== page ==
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Mel Miller

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Title: Mel Miller  
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Subject: Saul Weprin, Sheldon Silver, Fredric U. Dicker, Raymond T. Schuler, New York politicians convicted of crimes
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Mel Miller

Melvin H. Miller (born July 24, 1939) is an American lawyer and politician.


Miller was born on July 24, 1939, in Brooklyn, New York City.[1] He graduated from Brooklyn College and New York University School of Law. He was admitted to the bar in 1964, and is a member of the New York County Lawyers Association. He has taught at the Graduate Center at the City University of New York and at the John Jay College of Criminal Justice.

He was a Democratic member from Kings County of the New York State Assembly from 1971 to 1991, sitting in the 179th, 180th, 181st, 182nd, 183rd, 184th, 185th, 186th, 187th, 188th and 189th New York State Legislatures. He was Speaker from 1987[2] to 1991. He was responsible for the Fiscal Reform Act of 1990.

Upon being convicted on 8 out of 19 felony charges in the Federal court at Brooklyn, he lost the speakership on December 13, 1991,[3] and was replaced by majority leader James R. Tallon as Acting Speaker until the election of Saul Weprin to the speakership on December 16, 1991.[4]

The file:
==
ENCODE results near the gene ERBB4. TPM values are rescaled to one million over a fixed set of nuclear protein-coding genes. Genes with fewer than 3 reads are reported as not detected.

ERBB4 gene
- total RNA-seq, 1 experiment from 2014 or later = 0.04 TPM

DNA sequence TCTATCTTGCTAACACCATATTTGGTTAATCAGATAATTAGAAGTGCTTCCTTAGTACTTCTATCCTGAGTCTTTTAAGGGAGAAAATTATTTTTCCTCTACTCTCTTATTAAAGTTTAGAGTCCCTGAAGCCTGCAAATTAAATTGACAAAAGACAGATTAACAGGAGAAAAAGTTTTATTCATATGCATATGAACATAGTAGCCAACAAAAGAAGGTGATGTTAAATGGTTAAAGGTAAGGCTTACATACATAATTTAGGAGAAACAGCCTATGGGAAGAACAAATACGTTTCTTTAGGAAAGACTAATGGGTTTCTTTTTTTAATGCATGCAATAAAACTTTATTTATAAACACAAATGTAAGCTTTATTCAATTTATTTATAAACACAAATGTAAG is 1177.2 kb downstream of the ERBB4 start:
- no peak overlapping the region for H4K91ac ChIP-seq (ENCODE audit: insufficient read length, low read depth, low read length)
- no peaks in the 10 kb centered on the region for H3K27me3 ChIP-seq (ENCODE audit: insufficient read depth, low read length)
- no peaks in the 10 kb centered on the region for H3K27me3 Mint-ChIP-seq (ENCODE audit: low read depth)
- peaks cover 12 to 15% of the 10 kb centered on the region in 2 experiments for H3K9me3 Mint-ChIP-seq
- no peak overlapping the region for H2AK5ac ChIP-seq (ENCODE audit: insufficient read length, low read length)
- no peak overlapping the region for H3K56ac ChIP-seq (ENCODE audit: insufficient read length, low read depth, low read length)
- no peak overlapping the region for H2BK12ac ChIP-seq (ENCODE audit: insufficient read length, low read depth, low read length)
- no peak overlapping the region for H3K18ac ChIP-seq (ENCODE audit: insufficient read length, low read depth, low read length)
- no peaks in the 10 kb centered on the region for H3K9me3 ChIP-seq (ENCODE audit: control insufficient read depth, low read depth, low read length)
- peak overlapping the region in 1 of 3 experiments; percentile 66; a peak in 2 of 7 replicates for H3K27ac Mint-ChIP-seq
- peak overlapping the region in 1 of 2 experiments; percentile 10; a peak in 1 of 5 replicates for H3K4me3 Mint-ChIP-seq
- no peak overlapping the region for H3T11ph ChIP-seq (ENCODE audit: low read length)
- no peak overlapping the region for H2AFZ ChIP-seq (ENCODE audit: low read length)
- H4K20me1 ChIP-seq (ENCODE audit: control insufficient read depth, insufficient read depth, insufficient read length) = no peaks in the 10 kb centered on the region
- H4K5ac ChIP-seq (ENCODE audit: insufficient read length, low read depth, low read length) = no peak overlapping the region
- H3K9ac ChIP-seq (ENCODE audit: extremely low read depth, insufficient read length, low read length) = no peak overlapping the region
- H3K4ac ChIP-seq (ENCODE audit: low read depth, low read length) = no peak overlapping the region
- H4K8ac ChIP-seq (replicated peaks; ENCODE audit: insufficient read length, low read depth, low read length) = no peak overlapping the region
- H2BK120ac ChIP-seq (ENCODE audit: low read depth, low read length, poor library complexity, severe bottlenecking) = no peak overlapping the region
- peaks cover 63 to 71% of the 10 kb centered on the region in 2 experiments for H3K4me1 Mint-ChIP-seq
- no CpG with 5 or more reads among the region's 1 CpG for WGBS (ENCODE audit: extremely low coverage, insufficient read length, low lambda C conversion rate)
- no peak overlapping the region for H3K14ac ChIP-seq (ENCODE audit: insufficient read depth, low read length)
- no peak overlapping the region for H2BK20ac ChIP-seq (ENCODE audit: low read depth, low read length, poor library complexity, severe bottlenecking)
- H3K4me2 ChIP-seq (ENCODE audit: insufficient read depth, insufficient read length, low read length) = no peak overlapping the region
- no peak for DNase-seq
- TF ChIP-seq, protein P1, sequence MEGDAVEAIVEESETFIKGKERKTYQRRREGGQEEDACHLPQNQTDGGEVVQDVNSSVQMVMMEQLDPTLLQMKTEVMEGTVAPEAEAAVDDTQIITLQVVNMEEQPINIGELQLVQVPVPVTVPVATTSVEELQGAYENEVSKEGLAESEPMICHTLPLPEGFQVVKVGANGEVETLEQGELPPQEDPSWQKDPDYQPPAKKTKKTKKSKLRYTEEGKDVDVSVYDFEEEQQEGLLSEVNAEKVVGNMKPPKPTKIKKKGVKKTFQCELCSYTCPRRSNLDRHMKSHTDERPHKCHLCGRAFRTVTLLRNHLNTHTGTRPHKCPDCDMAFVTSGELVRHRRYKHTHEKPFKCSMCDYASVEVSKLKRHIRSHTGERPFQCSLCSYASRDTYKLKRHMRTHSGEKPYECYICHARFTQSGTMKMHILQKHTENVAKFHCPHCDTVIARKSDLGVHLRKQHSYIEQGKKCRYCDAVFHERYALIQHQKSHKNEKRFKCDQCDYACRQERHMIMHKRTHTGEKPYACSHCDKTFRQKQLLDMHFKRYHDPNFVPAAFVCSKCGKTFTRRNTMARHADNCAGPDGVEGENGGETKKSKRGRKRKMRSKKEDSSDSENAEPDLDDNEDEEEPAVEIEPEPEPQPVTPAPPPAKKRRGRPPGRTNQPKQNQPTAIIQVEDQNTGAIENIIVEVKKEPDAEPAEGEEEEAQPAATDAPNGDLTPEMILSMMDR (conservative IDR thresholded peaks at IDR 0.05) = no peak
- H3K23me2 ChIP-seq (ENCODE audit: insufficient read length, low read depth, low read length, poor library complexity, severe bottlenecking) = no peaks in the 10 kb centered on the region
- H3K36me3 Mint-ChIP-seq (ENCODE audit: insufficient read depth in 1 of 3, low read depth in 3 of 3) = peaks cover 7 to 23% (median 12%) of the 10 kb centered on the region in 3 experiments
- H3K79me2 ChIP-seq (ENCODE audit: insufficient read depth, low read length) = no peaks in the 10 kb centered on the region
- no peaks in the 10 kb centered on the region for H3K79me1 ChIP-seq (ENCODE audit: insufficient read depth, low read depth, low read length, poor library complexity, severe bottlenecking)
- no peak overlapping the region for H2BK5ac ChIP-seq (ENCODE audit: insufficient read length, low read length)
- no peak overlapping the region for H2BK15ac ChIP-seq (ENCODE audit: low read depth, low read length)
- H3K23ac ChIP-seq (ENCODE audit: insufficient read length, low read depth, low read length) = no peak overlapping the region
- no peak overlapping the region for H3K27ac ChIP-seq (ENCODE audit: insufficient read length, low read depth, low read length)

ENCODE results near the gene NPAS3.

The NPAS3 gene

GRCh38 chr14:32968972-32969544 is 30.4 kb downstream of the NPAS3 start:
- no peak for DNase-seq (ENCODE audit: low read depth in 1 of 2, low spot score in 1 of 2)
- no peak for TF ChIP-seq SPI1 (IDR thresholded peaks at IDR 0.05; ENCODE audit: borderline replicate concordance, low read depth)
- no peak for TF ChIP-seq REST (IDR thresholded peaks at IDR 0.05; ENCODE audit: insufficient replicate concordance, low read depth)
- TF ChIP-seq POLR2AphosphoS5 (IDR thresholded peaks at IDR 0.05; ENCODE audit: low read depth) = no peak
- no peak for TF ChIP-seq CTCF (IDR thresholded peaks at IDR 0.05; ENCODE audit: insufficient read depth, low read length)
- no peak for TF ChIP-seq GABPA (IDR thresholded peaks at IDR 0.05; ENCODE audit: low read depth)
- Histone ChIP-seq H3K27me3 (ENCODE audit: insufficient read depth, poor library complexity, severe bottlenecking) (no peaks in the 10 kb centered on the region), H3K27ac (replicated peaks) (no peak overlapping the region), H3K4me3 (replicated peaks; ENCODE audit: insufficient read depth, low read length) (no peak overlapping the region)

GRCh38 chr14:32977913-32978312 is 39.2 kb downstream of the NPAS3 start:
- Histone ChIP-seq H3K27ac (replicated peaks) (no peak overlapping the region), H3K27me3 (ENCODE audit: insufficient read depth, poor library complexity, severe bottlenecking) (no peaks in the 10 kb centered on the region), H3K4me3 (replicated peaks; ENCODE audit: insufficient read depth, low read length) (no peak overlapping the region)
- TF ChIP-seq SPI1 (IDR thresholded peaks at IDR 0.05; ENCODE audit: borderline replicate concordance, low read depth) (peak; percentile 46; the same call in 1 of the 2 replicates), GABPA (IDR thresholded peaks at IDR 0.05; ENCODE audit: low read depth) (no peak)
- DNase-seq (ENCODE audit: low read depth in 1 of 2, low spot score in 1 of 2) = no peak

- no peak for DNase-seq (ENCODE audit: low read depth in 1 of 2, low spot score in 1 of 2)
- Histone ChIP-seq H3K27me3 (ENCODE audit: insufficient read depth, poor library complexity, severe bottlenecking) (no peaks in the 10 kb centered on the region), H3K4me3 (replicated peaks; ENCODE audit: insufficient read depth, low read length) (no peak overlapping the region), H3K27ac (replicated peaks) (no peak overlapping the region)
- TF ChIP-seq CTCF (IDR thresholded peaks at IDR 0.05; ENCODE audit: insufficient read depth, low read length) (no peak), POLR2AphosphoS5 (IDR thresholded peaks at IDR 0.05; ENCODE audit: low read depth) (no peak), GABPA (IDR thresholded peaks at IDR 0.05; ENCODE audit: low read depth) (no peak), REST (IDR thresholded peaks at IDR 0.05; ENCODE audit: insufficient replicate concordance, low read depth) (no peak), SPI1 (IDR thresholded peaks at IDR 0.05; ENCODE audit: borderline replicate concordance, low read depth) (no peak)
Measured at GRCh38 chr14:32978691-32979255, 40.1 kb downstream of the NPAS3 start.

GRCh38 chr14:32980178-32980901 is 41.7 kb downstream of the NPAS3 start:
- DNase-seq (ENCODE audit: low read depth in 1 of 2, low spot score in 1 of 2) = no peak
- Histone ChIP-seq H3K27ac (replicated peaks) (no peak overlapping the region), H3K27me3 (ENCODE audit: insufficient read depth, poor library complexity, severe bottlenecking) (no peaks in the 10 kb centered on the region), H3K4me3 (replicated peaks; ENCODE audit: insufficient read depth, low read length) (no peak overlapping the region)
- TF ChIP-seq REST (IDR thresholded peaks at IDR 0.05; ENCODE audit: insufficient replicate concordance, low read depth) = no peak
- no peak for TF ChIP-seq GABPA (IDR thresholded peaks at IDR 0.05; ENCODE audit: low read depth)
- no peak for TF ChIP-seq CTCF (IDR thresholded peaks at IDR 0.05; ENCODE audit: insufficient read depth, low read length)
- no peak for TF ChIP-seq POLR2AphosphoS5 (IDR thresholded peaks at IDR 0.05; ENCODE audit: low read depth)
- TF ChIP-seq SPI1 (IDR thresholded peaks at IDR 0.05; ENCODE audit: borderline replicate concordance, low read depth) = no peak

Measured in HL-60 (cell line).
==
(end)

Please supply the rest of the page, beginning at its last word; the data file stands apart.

In the case, which did not involve his work in government, Miller and his Assembly aide and onetime law partner, Jay Adolf, were charged with cheating legal clients out of some of the profits from investments in cooperative apartments. They acknowledged receiving a total of about $250,000 in three deals, but denied defrauding clients. The jury convicted each defendant of six charges of fraud, one of conspiracy and one of using an assumed name, all involving one scheme to secretly buy and resell eight apartments in a Brooklyn building. The jury found that they had deprived their clients of the right to buy the apartments and receive the profits.

Under New York State law, any member of the state legislature who is convicted of a felony is automatically expelled. Miller immediately lost his seat in the Assembly and position as Speaker.[5] The conviction, however, was later overturned on appeal.[6]

He is now widely recognized as an authority on public finance and the state budgetary process, and as one of the founders of Bolton St Johns, he serves as Senior Consultant to the firm.


  1. ^ New York Red Book (1987–1988; pg. 205)
  2. ^ ASSEMBLY'S NEW SPEAKER DISAGREES WITH CUOMO in the New York Times on January 8, 1987
  3. ^ Conviction Adds New Troubles for Cuomo and the Budget in the New York Times on December 14, 1991
  4. ^ Man in the News: Saul Weprin; A Quiet Conciliator in the New York Times on December 17, 1991
  5. ^ Miller Is Found Guilty of Fraud; Speaker Loses Seat in Assembly in the New York Times on December 14, 1991
  6. ^ Ousted Speaker In Albany Wins Case on Appeal in the New York Times on June 25, 1993
New York Assembly
Preceded by
Sidney A. Lichtman
New York State Assembly
44th District

Succeeded by
Joni A. Yoswein
Political offices
Preceded by
Stanley Fink
Speaker of the New York State Assembly
Succeeded by
Saul Weprin
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